U.S. Soldiers Eat Scorpions, Spiders and Drink Cobra Blood in Annual War Games

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A U.S. Marine drinks the blood of a cobra during a jungle survival exercise as part of the "Cobra Gold 2018" (CG18) joint military exercise, at a military base in Chonburi province, Thailand, February 19, 2018. Athit Perawongmetha/Reuters

U.S. Marines and South Korean troops were treated to a jungle survival training courtesy of Thai soldiers as part of the annual Cobra Gold military exercise.

The 10-day multinational military drill began in Thailand on February 13, seeing the participation of a total 11,075 troops from 29 countries, the seven main participants including the U.S., Thailand, South Korea, Indonesia, Japan, Malaysia, and Singapore. The U.S. sent some 6,800 troops to take part in the drills, almost double the amount that participated last year.

The surviving skills training is a staple of the exercise, now in its 37th year, considered to be useful for soldiers who would not normally have a chance to train in the jungle. "We do have that potential of being separated especially in jungle this thick and being able to sustain ourselves is crucial, so yes, it's very beneficial and necessary," U.S. Marine identified in Reuters as Sergeant Griffin said.

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A U.S. Marine drinks the blood of a cobra during a jungle survival exercise as part of the "Cobra Gold 2018" (CG18) joint military exercise, at a military base in Chonburi province, Thailand, February 19, 2018. Athit Perawongmetha/Reuters

The Thai military instructor, chief petty officer 1st class Pairot Prasarnsai, emphasized the importance of providing nutrients and liquids while out in the wilderness of a tropical forest. He showed the soldiers various skills, such as obtaining water from vines and safely eating poisonous animals like scorpions and spiders. The soldiers also tasted raw geckos, grilled gibbons and civets, as well as local vegetables.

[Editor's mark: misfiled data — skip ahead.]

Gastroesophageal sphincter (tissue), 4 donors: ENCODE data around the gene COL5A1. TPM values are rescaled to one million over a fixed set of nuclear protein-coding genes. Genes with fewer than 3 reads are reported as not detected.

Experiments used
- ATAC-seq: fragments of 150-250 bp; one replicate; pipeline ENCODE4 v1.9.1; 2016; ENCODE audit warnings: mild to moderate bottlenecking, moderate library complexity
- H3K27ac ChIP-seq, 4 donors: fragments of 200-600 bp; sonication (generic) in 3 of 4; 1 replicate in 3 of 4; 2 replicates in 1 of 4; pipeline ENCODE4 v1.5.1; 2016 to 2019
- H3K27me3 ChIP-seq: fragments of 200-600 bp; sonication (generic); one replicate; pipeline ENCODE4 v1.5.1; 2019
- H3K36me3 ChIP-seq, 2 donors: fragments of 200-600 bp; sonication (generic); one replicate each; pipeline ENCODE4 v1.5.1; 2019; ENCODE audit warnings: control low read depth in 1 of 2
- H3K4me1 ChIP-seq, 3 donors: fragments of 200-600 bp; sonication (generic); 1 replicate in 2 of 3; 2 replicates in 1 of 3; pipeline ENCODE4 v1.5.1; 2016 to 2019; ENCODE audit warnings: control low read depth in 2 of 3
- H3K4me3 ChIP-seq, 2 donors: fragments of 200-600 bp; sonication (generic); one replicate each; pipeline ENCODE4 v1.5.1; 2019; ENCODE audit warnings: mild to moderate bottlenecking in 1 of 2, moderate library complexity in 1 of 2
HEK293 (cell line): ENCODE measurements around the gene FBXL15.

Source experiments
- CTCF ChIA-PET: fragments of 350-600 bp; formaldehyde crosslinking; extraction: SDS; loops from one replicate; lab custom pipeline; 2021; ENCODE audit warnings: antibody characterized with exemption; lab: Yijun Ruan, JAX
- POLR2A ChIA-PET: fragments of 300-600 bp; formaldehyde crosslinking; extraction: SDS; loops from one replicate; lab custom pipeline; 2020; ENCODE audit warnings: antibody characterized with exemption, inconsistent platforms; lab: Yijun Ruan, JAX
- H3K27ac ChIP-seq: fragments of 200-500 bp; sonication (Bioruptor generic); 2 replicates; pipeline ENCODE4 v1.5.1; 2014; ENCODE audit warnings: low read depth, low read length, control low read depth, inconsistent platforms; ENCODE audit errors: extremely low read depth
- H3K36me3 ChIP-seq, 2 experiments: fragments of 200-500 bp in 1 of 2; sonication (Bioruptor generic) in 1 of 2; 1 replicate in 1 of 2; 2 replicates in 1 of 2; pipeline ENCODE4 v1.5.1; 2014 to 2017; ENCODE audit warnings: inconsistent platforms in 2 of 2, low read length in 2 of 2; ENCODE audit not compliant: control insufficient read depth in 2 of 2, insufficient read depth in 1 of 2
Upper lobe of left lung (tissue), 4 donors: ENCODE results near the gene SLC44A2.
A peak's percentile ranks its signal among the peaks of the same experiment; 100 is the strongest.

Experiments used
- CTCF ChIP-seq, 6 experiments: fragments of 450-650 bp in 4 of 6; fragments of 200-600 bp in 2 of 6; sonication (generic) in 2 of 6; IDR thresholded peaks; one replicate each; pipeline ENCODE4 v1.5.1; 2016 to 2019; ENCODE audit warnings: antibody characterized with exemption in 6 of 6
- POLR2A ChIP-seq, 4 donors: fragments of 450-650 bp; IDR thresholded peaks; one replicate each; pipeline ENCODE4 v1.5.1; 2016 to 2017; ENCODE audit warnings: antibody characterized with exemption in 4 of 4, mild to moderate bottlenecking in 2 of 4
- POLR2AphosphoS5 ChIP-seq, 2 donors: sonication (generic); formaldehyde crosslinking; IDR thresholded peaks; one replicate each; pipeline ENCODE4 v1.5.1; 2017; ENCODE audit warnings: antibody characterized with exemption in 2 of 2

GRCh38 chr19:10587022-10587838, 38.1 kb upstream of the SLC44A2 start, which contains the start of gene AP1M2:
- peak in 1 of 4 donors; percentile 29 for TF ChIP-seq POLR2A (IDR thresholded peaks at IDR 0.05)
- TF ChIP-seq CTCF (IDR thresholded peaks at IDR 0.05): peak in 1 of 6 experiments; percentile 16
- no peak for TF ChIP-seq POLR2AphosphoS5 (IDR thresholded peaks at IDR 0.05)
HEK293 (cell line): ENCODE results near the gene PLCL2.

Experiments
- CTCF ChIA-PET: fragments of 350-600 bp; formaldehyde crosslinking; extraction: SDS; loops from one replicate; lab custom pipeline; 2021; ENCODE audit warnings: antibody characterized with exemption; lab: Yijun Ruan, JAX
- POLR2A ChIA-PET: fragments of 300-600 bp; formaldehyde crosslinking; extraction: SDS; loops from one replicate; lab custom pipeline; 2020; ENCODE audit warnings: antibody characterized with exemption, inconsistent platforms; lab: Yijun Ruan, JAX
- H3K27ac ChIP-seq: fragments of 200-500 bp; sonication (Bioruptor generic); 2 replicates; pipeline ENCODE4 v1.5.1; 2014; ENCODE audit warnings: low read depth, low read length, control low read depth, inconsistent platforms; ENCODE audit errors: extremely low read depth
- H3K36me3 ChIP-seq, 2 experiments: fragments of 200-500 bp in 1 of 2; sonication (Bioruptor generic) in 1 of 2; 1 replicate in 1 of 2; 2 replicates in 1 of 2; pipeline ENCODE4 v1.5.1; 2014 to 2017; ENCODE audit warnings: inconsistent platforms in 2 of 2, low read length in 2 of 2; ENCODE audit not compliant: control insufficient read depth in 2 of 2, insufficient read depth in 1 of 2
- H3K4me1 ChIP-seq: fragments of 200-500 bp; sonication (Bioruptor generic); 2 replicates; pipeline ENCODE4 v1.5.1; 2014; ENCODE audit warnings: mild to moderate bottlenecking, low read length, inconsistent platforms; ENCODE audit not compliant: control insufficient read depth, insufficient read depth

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A U.S. Marine eats a geko during a jungle survival exercise as part of the "Cobra Gold 2018" (CG18) joint military exercise, at a military base in Chonburi province, Thailand, February 19, 2018. Athit Perawongmetha/Reuters

The soldiers were also fed blood from a cobra. "Fishy. Tastes like fish. It's interesting," an unidentified soldier replied when asked about the flavour, quoted in Reuters. Drinking snake blood may be the tastier liquid they could find if stranded in the jungle.

"Knowing where to find water is the most important skill (for survival). If there's no water in the rivers, trees or vines, we have to rely on water from ourselves which is our urine. If we don't have that, then we take it from animals. We can take it from any kind of animals, which is just for surviving, not to be full," the instructor told the troops.

The U.S. military says the Cobra Gold drills aim to improve the participating countries' capability to work together on a number of different operations, including maritime security and responding to large-scale natural disasters. On Saturday, 300 South Korean soldiers joined 2,000 Thai and U.S. troops for an amphibious landing drill, the Associated Press reported.

U.S. Soldiers Eat Scorpions, Spiders and Drink Cobra Blood in Annual War Games | World